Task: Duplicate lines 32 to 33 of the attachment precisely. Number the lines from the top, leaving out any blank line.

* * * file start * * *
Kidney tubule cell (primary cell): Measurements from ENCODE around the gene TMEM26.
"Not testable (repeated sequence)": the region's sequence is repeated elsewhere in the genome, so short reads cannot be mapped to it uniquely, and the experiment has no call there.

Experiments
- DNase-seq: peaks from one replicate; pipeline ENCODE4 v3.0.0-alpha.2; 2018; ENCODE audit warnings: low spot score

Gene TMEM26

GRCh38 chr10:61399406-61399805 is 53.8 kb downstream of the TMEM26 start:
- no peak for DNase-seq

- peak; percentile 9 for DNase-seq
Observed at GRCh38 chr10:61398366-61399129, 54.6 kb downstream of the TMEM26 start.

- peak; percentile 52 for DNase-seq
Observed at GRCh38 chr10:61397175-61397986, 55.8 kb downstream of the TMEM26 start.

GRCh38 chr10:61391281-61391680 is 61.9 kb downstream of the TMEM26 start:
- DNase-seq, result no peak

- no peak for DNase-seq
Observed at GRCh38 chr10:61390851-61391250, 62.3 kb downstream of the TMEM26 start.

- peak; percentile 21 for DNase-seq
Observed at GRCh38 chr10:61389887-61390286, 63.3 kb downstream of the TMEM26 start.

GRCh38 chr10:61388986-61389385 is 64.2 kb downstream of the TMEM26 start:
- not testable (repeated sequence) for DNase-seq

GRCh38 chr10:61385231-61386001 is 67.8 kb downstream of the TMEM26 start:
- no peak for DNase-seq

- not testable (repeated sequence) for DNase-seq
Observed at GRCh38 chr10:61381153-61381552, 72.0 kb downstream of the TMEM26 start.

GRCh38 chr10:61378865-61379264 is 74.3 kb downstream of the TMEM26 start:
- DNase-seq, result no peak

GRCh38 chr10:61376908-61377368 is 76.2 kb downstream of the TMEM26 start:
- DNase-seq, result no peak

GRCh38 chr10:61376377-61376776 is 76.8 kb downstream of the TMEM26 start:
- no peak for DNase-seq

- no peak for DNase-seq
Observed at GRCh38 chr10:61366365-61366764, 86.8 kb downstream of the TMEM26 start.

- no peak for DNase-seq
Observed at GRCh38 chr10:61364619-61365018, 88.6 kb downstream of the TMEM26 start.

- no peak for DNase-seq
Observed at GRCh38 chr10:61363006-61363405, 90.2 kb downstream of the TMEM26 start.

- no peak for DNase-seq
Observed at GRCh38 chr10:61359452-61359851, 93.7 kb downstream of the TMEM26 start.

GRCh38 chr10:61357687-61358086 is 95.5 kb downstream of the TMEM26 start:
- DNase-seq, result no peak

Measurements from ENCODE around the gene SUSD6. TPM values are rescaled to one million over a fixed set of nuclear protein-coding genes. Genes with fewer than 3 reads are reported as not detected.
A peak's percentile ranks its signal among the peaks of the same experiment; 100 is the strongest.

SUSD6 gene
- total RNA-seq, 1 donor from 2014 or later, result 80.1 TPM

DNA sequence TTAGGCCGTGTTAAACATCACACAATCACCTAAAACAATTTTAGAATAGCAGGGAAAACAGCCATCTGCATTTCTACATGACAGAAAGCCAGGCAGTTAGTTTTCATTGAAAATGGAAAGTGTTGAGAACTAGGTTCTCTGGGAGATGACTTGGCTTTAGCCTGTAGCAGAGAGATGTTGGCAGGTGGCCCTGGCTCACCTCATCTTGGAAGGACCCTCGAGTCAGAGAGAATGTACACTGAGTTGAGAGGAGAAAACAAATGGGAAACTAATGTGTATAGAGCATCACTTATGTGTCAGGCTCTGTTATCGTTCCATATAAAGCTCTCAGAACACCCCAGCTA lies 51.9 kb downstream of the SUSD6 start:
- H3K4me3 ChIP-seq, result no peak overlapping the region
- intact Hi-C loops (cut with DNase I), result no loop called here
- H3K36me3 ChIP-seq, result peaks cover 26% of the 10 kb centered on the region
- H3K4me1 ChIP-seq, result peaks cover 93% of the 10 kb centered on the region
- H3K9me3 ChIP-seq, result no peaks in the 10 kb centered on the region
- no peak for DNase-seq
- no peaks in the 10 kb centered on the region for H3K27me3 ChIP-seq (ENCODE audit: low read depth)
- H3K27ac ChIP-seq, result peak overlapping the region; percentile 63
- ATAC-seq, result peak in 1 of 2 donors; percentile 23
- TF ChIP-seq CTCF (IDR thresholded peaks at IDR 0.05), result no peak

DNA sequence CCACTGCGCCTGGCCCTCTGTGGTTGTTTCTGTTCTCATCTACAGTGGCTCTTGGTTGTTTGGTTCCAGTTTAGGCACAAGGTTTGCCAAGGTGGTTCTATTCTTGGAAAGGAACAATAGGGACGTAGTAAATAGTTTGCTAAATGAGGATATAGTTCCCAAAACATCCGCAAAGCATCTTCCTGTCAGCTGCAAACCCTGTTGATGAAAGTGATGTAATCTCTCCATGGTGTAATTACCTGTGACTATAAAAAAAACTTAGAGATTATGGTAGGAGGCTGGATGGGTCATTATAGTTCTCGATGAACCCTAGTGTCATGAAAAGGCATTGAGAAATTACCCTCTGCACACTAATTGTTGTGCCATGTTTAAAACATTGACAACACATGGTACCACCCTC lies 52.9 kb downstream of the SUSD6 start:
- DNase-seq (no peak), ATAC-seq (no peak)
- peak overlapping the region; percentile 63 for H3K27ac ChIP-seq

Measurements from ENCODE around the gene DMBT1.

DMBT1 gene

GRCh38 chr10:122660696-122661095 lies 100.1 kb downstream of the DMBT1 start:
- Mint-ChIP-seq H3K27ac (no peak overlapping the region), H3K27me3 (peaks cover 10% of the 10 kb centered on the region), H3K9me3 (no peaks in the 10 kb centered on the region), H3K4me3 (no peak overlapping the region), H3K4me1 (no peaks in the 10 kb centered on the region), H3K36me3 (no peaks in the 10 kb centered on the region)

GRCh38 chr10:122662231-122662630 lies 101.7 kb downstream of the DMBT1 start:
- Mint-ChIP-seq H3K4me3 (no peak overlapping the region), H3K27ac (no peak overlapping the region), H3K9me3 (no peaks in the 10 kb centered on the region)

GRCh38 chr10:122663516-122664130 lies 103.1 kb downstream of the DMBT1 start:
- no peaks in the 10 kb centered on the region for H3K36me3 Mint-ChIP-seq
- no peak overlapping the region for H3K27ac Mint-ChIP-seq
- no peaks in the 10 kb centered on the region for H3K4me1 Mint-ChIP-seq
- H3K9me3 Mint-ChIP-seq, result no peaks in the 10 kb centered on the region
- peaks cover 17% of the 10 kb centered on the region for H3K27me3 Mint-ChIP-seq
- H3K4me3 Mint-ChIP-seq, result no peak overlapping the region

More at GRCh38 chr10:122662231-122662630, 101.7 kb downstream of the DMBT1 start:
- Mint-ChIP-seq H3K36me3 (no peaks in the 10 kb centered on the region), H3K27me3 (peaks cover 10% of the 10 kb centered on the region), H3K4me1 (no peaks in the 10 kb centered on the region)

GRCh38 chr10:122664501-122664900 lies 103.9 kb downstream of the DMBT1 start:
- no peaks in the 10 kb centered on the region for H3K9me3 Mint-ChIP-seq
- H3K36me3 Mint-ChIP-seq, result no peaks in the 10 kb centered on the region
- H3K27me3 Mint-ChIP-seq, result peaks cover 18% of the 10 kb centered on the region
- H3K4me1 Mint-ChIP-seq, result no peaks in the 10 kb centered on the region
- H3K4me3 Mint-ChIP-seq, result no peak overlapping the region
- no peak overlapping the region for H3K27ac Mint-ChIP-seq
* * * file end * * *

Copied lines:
- no peak for DNase-seq
Observed at GRCh38 chr10:61364619-61365018, 88.6 kb downstream of the TMEM26 start.